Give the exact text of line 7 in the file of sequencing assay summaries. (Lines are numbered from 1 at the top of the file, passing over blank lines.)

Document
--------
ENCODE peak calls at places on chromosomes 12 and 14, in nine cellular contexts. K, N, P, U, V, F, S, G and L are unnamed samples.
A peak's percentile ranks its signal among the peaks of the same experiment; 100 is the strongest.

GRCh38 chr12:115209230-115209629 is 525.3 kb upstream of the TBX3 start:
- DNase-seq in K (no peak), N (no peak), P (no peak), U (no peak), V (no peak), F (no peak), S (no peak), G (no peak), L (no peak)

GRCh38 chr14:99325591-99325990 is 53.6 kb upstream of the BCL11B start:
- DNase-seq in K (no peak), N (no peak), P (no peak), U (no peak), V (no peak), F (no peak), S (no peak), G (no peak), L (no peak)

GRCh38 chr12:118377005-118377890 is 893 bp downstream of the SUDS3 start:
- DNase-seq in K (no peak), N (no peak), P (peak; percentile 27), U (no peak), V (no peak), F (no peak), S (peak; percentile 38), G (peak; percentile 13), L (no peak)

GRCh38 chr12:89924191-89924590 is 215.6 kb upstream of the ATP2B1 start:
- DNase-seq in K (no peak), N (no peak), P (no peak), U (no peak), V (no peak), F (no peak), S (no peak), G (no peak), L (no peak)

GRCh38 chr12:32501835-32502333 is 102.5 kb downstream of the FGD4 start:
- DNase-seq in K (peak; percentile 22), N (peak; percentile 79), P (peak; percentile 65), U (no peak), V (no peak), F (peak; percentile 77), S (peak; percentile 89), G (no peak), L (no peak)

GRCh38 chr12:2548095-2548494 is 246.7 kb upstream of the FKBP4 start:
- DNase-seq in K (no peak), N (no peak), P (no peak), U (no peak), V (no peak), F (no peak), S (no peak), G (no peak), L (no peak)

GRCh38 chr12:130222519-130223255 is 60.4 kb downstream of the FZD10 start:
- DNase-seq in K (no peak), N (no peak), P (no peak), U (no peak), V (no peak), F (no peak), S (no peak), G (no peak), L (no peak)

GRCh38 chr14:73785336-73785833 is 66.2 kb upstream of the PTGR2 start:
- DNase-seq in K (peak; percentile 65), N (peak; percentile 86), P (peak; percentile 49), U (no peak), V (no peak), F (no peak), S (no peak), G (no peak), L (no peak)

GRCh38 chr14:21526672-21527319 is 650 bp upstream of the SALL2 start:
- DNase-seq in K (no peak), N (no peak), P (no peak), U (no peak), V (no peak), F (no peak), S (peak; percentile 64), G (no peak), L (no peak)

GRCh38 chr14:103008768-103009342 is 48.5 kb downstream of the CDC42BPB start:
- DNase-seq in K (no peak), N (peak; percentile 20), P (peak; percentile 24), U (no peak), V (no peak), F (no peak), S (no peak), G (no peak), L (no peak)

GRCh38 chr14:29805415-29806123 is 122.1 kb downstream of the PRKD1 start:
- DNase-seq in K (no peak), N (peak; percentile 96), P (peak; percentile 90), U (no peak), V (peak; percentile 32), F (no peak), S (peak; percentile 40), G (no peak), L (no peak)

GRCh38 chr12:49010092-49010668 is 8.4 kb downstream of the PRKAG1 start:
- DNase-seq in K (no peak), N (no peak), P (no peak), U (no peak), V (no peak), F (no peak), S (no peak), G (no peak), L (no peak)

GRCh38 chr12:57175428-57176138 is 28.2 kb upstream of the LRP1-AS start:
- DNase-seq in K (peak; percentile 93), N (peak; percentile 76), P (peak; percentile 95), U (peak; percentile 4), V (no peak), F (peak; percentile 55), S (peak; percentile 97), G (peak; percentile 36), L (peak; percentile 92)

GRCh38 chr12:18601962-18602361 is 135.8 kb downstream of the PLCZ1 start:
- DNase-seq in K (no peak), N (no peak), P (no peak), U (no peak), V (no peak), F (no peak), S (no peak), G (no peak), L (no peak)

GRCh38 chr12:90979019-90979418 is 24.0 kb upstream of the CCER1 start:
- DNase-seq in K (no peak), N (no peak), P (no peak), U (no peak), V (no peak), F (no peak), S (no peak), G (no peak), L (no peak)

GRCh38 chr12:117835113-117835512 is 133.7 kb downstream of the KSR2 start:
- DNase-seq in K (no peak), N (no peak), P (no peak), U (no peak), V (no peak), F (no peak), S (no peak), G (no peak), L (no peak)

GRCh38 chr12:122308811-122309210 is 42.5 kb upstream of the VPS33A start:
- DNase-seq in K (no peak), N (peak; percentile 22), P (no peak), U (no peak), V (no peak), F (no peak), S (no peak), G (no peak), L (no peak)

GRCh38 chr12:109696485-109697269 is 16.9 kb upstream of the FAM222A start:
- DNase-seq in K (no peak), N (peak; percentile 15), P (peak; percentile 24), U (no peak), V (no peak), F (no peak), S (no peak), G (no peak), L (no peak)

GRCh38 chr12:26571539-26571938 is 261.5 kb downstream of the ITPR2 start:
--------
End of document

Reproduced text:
GRCh38 chr12:118377005-118377890 is 893 bp downstream of the SUDS3 start: